Shares of the embattled Internet company jumped by as much as 8 percent in after-hours trade Tuesday after it announced it would spin off its entire stake in China's Alibaba Group to shareholders. The move was applauded because it will save well over $10 billion in taxes that the company would have incurred through a traditional sale of the stake.
But in the last couple of days, the stock has given all of the gains back—and much more. In midday trading Thursday, the stock traded at $43, down about 15 percent from after-hours levels on Tuesday.
What happened? The majority of the move was due to a decline in the value of Alibaba shares, which tumbled about 10 percent Thursday morning after the company reported disappointing results. The Chinese e-commerce giant continues to account for the vast majority of Yahoo's valuation, so the stocks will usually move in tandem.
But that's not the whole story. Using some assumptions and sum-of-the-parts math, it's possible to calculate the implied value of the core Yahoo business. As it turns out, the value of the core business has declined by almost $3 per share since Tuesday.
Here's how the math works: On Tuesday night, Yahoo's stake in Yahoo Japan was worth about $7 per share, its net cash was worth about $6 per share and the Alibaba stake was worth about $41.50 per share. With the stock trading at $51, the core business was worth negative $3.50 per share. Applying updated share prices for Yahoo and Alibaba, core Yahoo has swung to a valuation of negative $6.30 per share. (Core Yahoo's value looks slightly higher if you assume a discount on the value of the Alibaba and Yahoo Japan stakes to account for how they might trade as "spinoff" companies.)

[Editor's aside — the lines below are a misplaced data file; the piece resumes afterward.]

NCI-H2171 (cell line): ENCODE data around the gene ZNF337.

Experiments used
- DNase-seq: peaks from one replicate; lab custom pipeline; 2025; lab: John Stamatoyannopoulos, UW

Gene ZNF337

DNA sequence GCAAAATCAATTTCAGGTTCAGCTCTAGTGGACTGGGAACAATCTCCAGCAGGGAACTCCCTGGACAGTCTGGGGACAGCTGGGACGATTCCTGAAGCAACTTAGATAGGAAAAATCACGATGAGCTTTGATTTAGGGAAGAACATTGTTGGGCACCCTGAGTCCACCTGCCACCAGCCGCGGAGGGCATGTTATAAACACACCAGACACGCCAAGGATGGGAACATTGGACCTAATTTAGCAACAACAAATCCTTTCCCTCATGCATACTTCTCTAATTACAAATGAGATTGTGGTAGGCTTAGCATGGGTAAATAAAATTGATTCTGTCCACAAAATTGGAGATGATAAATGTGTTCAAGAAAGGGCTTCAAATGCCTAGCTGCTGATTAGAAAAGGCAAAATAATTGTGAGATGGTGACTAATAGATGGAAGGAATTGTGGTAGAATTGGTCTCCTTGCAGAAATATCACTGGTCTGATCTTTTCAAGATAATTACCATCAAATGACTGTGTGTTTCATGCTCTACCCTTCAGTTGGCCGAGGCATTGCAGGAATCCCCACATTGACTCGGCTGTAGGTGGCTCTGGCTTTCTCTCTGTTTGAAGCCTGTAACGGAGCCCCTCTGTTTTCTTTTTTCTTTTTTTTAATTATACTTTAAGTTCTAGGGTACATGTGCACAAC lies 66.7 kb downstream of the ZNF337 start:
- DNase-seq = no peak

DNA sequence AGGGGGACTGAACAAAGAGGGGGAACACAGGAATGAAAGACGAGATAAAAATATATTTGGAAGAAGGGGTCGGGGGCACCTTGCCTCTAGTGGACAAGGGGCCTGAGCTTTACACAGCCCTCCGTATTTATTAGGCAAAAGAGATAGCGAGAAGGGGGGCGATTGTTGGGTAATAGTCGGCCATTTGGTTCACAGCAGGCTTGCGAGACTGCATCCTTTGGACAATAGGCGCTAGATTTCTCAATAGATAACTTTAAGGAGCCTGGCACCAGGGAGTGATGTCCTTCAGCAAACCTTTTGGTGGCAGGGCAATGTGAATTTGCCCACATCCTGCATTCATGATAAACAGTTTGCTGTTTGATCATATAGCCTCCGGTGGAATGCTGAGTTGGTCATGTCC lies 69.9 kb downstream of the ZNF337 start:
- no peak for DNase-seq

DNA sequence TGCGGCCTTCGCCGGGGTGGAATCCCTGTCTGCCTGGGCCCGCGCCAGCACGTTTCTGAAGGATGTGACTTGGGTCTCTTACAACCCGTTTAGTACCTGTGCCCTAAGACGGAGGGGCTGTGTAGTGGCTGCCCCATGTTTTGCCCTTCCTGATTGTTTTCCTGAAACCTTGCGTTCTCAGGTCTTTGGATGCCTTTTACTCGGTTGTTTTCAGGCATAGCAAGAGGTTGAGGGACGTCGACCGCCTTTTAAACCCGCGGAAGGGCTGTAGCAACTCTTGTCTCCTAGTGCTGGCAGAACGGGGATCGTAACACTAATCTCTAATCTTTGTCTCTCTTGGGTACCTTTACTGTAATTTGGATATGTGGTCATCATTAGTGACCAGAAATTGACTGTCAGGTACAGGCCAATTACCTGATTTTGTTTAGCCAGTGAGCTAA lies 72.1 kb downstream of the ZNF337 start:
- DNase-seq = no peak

Clearly, the core business is worth much more than zero. Yahoo investors interviewed by CNBC along with some Wall Street analysts say the core business is realistically worth around five times earnings before interest, taxes, depreciation and amortization. That suggests a valuation of about $6 per share.
Why the disconnect? Investors say they are concerned about shrinking profits in the company's core business. Yahoo projected a decline in EBITDA for the first quarter and investors don't appear hopeful for a turnaround anytime soon. Indeed, consensus estimates reflect a 15 percent decline in EBITDA in 2015.
In fairness, there are some promising signs: The company said Tuesday it expects revenue from new areas like mobile, video and social to offset traditional display revenue declines in 2015.
The big question is how much time investors will give Mayer before they grow impatient. Some large Yahoo investors interviewed by CNBC said the Alibaba spinoff is sufficient to protect Mayer and the current Yahoo board from opposition during the upcoming proxy season. Shareholders are allowed to nominate new directors before a deadline of March 27.
But one key shareholder has yet to speak up. Activist investor Starboard Value, which revealed a Yahoo stake last fall, has pushed for the Alibaba spinoff as well as a divestment of the Yahoo Japan shares and a merger with rival AOL. Those moves could likely generate several more dollars per share in value for Yahoo shareholders. Yahoo has said it is weighing its options regarding Yahoo Japan but it appears less willing to merge with AOL. Starboard and Yahoo both declined to comment.
With investors looking unhappy with the core business, Mayer will need to work quickly.